Rural Masculinities and the Internalisation of Violence in Agricultural Communities
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Publisher:Ohio State University. Libraries
Citation:International Journal of Rural Criminology, v2, n1 (December, 2013), p. 3-24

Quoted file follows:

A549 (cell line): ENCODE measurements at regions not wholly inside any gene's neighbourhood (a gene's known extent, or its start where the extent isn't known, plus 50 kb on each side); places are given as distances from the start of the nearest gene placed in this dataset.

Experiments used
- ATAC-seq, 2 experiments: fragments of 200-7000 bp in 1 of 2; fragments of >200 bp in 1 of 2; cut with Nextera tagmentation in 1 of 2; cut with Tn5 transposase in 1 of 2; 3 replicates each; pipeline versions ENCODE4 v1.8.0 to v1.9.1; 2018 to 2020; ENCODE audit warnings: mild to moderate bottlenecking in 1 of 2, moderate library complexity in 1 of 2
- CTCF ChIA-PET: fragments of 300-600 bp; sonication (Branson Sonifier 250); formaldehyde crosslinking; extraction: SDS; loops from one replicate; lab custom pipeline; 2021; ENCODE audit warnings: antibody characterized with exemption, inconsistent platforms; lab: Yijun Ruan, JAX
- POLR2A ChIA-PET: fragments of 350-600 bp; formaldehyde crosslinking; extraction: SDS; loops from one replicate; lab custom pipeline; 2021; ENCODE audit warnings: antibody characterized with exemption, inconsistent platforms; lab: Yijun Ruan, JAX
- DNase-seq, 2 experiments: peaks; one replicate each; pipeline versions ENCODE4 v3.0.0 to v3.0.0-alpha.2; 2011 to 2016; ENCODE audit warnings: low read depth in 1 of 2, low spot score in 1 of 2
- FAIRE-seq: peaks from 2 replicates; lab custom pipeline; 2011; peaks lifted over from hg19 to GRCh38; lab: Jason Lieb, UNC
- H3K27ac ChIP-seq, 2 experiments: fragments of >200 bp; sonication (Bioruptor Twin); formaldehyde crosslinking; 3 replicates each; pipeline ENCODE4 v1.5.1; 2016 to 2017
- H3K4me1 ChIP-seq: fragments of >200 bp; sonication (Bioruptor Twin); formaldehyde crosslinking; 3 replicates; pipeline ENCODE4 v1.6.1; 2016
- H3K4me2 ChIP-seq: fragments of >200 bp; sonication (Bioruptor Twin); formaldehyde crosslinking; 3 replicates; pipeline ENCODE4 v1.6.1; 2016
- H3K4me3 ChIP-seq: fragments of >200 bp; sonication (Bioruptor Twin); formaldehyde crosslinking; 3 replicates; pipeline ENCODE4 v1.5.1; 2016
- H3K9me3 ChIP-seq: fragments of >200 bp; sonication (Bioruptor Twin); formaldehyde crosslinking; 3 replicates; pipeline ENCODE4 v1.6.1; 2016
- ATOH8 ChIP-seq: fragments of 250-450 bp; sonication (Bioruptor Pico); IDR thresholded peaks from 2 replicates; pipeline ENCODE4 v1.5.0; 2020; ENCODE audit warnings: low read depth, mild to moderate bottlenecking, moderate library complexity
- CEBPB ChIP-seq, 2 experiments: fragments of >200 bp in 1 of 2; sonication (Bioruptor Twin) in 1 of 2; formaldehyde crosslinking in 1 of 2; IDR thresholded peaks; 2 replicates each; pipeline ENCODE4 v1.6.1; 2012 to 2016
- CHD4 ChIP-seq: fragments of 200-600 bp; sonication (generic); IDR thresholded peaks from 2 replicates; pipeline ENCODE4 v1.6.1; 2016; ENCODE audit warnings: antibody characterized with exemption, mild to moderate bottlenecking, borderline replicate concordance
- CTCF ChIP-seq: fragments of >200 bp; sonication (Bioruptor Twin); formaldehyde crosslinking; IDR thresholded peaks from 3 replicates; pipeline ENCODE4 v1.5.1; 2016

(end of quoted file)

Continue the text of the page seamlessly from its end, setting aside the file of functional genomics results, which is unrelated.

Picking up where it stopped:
This article is based on research we conducted in two agricultural communities as part of a broader study that included mining communities in rural Australia. The data from the agricultural locations tell a different story to that of the mining communities. In the latter, alcohol-fuelled, male-on-male assaults in public places caused considerable anxiety among informants. By contrast, people in the agricultural communities seemed more troubled by hidden violent harms which were largely privatised and individualised, including self-harm, suicide, isolation and threats to men’s general wellbeing and mental health; domestic violence; and other forms of violence largely unreported and thus unacknowledged within the wider community (including sexual assault and bullying linked to homophobia). We argue one reason for the different pattern in the agricultural communities is the decline of pub(lic) masculinity, and with this, the increasing isolation of rural men and the increasing propensity to internalise violence. We argue that the relatively high rates of suicide in agricultural communities experiencing rural decline are symptomatic of the internalisation of violence.